There is no shortage of op-eds warning us outright or questioning the likelihood of another civil war. The American Civil War looms large in our current public discourse, perhaps too much so.
- “Imagine Another American Civil War, But This Time in Every State”
- “Is the US Really Heading For a Second Civil War?”
- “Can America Avoid a New Civil War?”
- “A New Civil War in America?”
- “I Don’t Want to Fight About It But This Talk of US Civil War is Overblown”
- “Is America Headed to Civil War or Secession?”
- “How Civil Wars Start and Why It Can Happen Again in America”
- “Was the Capitol Riot Really the Opening Battle of a Civil War?”
And on and on and on…
On the face of it, a comparison with the American Civil War of the 1860s seems incredibly unhelpful. How does the growing regional divide over slavery, the creation of a new nation-state in the Confederacy and four years of war, fought overwhelmingly by organized armies, help us to understand the present political divide?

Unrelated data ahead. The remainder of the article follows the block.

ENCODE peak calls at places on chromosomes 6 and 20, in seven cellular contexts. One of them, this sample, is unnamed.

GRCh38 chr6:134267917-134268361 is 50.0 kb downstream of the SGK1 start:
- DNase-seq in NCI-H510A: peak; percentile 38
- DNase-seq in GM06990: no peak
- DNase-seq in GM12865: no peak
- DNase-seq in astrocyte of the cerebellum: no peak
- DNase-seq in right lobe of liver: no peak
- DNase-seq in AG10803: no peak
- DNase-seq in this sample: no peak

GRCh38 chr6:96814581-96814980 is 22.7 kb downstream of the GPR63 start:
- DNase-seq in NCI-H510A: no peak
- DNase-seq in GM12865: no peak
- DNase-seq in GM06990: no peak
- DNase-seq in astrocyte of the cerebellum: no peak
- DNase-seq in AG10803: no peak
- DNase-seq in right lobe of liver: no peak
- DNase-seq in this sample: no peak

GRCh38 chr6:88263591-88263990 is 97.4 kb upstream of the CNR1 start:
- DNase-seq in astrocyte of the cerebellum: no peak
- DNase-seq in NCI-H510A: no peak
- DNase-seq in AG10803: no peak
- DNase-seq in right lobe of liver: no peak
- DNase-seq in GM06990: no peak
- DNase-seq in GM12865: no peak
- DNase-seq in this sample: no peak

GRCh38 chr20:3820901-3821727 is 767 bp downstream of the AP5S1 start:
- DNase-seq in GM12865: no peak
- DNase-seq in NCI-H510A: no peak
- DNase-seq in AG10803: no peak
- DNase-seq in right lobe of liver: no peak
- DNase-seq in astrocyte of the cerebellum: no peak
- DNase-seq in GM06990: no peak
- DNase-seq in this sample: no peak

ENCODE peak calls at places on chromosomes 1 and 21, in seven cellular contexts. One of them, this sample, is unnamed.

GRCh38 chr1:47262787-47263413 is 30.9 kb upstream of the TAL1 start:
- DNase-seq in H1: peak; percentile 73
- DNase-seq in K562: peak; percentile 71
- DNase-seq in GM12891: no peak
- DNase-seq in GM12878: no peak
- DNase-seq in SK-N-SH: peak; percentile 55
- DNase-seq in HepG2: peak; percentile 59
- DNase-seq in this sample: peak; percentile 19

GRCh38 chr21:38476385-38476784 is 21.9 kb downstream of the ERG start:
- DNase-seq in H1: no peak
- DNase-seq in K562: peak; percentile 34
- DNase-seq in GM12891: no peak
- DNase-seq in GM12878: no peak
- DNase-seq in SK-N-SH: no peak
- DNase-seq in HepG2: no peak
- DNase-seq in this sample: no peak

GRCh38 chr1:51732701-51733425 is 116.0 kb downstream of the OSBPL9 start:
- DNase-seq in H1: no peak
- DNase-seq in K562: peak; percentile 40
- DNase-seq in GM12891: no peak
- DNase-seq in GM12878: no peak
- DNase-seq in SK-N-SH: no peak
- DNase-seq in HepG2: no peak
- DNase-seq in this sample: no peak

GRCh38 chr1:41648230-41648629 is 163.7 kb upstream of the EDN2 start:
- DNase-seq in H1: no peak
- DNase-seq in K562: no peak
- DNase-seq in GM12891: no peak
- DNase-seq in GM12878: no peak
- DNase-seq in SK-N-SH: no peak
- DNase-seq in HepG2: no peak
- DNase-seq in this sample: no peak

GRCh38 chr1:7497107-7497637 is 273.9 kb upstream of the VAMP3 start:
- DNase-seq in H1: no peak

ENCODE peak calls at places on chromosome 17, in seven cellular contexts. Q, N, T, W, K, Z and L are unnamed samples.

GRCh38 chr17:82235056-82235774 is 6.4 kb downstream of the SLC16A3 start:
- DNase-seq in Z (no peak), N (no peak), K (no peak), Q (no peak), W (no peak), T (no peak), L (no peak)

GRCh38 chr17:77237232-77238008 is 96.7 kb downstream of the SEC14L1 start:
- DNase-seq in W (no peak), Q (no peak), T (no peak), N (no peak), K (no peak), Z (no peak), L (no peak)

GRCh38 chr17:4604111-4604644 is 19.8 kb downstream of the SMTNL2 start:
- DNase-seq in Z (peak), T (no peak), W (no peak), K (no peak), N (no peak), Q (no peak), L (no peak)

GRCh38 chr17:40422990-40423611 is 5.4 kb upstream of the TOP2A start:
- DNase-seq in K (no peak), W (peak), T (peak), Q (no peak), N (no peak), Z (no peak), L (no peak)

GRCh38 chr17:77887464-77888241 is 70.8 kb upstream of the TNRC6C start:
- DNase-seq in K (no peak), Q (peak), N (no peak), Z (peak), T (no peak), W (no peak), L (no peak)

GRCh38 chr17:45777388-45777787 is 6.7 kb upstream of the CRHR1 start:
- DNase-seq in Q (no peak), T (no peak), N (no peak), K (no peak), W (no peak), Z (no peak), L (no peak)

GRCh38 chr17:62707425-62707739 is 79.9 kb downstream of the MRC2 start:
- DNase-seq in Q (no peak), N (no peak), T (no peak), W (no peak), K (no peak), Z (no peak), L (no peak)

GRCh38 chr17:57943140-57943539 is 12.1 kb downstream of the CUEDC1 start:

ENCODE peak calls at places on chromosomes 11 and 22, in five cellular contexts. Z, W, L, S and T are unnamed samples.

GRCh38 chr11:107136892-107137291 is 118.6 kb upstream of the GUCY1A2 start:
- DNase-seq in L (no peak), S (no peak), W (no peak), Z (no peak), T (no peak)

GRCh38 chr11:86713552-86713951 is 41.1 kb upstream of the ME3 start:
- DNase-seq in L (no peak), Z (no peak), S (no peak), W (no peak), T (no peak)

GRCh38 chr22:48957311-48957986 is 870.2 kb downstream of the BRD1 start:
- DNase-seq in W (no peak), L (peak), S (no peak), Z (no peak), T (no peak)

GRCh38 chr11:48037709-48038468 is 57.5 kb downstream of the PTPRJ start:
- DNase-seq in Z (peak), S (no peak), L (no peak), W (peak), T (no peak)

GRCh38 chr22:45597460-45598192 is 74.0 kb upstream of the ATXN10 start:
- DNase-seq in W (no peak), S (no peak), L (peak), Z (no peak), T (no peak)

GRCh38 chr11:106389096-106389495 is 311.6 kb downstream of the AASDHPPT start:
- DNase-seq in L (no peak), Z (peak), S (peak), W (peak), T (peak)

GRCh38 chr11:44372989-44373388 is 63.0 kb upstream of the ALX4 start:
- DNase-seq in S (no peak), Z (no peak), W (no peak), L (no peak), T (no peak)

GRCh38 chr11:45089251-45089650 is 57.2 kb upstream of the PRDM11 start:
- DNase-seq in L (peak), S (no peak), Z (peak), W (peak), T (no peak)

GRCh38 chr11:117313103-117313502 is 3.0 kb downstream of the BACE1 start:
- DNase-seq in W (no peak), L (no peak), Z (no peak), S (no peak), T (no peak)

Surely, there must be other moments in American history, including the violence and growing class divide during the Gilded Age, that might serve as a more helpful guidepost for people looking for historical context.
That’s just my two cents. What do you think?